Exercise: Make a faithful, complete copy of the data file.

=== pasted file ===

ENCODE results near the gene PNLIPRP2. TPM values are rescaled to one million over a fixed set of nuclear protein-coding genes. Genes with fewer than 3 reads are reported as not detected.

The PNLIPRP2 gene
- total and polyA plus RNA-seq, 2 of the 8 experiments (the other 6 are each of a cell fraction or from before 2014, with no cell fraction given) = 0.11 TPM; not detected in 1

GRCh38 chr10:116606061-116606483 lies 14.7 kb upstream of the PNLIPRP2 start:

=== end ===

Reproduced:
ENCODE results near the gene PNLIPRP2. TPM values are rescaled to one million over a fixed set of nuclear protein-coding genes. Genes with fewer than 3 reads are reported as not detected.

The PNLIPRP2 gene
- total and polyA plus RNA-seq, 2 of the 8 experiments (the other 6 are each of a cell fraction or from before 2014, with no cell fraction given) = 0.11 TPM; not detected in 1

GRCh38 chr10:116606061-116606483 lies 14.7 kb upstream of the PNLIPRP2 start: